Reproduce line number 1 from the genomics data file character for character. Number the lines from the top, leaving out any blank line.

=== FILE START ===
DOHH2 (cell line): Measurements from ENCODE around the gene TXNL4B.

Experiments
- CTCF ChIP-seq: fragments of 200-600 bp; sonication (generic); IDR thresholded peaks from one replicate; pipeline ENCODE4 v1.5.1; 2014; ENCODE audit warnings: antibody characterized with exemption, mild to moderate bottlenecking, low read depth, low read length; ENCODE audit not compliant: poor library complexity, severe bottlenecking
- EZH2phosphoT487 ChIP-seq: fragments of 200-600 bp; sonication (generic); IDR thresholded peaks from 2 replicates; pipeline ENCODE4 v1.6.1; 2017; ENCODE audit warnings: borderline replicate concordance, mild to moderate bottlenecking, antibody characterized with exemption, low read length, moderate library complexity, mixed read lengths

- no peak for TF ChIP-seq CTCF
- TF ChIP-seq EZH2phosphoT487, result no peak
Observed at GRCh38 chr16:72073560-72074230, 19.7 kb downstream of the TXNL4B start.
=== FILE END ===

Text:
DOHH2 (cell line): Measurements from ENCODE around the gene TXNL4B.